Without the Albion fans doing what they did during that time, I’m convinced there would no longer be a club. This was their club. The owner, executives, staff and players were merely passing through. Fans fought for what they wanted, instead of sitting back and accepting what the current owner was prepared to give them. Closer to home, and the actions of fans in Columbus, the Save the Crew crowd, a more recent example of how fans – when organized – can land a blow for the little people.

Soccer fans in the United States remain among the most polite and respectful fans of the sport that I have ever met, and I’ve covered this sport in dozens of countries around the world and at almost every level in England.

That is not to say that they are any less passionate about their club than fans of Brighton or Reading or Freiburg. They just express any disdain in less outlandish ways.

Attending a match in England is an education. And by that I mean you expand your vocabulary! Whether opposing players or managers, match officials, an over officious steward, or even one of the home team’s players having an off day – no one is sheltered from the insults and abuse. Fans regularly overstep the mark, but it brings with it a level of accountability. There is no hiding place and those in charge know their every move will be monitored, scrutinized, and judged. The fans have a voice, and they will take all steps necessary to make sure the gatekeepers of their prized club understand what is expected.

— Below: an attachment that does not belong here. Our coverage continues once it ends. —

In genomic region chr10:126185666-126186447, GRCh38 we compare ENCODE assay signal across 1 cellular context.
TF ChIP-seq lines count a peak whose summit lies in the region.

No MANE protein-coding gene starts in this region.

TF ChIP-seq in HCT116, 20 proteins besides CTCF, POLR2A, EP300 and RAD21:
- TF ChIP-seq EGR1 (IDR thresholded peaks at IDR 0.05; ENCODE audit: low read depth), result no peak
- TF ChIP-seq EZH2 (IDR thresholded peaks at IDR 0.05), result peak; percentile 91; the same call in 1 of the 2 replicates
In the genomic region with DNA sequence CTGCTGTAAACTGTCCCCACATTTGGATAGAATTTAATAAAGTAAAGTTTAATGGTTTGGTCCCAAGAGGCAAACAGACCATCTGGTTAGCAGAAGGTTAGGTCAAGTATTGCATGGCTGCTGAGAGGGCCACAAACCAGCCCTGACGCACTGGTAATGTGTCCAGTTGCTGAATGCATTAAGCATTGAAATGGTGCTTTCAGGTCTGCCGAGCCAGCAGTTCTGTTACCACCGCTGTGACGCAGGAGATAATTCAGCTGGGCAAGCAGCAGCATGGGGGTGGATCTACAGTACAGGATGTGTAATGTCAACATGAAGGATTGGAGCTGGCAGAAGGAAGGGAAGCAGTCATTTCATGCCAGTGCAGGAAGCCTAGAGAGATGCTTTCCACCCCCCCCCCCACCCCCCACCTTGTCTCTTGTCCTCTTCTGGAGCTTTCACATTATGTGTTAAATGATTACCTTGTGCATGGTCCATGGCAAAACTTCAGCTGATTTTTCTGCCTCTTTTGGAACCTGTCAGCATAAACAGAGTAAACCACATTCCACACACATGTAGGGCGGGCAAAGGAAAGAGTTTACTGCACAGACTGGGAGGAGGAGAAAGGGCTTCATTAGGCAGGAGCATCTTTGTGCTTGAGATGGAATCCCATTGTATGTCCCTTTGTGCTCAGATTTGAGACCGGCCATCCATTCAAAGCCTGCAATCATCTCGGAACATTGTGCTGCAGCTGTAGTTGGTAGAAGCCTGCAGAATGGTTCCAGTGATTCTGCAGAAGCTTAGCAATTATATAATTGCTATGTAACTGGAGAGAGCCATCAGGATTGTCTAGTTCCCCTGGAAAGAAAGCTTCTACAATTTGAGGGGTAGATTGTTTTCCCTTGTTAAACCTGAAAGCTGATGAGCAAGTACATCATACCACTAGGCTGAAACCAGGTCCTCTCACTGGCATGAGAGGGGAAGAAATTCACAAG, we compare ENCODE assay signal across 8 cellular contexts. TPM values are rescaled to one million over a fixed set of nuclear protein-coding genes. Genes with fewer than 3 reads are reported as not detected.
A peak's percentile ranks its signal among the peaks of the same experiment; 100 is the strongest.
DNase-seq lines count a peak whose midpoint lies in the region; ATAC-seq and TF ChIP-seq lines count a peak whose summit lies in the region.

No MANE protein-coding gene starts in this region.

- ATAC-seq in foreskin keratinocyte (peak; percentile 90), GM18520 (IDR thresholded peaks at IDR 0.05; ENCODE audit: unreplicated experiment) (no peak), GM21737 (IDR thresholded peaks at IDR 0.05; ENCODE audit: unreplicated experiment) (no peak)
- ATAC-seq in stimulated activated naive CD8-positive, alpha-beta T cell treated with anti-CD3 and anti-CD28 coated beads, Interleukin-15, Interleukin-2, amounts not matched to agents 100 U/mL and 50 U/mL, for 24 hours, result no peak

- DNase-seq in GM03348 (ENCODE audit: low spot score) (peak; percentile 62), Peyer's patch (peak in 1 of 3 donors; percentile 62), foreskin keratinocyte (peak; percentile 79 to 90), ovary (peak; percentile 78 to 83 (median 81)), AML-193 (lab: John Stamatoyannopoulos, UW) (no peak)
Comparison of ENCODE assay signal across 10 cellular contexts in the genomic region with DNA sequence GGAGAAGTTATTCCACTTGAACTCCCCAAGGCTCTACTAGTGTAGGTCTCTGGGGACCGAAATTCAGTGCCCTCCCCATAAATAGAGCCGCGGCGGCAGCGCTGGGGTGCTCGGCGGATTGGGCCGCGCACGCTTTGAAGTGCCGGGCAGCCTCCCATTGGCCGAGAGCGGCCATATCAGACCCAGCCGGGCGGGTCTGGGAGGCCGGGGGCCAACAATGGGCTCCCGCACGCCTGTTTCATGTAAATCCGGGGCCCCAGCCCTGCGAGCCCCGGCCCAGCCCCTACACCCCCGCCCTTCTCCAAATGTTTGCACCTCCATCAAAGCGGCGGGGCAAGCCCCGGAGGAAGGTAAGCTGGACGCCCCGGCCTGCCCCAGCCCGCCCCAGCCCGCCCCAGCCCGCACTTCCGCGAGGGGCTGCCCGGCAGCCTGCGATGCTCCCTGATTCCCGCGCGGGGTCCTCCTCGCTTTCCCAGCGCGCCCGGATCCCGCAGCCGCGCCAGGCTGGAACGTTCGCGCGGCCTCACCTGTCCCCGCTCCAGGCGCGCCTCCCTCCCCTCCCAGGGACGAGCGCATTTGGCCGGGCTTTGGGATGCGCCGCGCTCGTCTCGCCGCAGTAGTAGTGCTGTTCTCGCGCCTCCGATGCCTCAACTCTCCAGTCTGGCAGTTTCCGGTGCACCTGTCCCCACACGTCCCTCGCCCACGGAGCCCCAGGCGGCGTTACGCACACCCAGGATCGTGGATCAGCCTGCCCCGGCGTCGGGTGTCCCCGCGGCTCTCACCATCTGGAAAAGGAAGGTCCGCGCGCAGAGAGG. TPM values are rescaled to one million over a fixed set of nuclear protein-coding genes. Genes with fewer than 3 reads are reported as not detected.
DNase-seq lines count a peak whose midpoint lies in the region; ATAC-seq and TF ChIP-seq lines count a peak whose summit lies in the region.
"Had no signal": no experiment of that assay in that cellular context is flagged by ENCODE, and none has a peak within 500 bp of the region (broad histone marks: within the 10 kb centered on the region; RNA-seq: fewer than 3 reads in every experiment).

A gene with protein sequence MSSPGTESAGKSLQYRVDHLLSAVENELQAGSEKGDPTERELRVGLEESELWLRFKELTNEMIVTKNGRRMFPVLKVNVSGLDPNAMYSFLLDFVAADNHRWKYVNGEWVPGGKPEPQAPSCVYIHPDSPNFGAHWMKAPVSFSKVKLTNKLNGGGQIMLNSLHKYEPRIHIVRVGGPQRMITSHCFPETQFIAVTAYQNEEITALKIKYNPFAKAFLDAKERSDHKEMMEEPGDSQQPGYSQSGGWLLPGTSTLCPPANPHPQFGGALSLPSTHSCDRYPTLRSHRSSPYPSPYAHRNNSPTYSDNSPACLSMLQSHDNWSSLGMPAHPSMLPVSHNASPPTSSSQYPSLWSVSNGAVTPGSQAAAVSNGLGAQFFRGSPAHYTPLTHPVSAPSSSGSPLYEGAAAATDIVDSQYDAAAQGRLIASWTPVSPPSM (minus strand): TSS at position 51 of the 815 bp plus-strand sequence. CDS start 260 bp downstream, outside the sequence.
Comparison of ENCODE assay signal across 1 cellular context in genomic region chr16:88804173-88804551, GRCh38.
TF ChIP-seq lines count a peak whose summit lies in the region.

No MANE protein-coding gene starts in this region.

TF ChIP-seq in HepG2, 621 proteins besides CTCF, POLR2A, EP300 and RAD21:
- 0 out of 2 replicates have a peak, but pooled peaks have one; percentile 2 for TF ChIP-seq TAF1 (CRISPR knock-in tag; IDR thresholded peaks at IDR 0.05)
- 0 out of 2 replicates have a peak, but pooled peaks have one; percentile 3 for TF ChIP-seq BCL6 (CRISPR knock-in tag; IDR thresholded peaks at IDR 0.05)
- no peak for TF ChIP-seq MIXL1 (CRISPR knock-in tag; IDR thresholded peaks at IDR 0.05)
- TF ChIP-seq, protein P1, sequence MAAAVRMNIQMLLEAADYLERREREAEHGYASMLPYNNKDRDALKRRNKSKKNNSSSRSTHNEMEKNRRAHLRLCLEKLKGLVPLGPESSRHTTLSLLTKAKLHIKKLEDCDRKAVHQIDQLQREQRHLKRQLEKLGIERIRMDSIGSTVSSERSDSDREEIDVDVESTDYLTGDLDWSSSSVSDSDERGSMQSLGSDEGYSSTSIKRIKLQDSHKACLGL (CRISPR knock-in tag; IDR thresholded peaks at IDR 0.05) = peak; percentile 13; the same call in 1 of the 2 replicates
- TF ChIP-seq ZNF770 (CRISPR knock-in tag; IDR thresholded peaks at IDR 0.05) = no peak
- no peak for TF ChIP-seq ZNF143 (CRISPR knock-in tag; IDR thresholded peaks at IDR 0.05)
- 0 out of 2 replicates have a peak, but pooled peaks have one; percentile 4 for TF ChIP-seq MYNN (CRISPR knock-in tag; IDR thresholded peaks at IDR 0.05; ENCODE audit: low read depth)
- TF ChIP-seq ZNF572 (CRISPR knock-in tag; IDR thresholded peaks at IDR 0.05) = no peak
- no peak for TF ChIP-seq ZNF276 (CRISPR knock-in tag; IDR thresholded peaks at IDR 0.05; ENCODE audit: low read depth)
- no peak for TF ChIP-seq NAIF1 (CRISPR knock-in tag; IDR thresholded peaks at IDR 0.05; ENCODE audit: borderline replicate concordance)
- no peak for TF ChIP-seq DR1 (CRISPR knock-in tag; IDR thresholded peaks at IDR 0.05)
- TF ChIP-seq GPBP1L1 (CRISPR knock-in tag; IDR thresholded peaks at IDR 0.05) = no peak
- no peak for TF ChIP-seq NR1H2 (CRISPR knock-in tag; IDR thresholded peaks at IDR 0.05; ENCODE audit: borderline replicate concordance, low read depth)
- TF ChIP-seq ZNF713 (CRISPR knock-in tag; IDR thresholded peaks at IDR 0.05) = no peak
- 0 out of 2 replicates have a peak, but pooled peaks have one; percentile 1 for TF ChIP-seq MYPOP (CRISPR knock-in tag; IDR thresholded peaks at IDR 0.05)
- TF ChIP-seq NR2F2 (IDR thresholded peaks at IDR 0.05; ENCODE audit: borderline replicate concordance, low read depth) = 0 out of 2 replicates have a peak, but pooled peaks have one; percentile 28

Are we at a tipping point in fan behavior on this side of the Atlantic? Up to now, they have been upset at owners and executives, and yet still attended games. They have been frustrated at the direction of the club, and yet still forked out for season tickets. They have vocalized their anger on social media, and yet cheered the team on game day.

Why not stay away? Why purchase match tickets? Why cheer the players rather than jeer the owners and executives? The reason up to now? Their gripe is not with the team. Their love for the club and respect for the players prevents them from going full Hansa Rostock!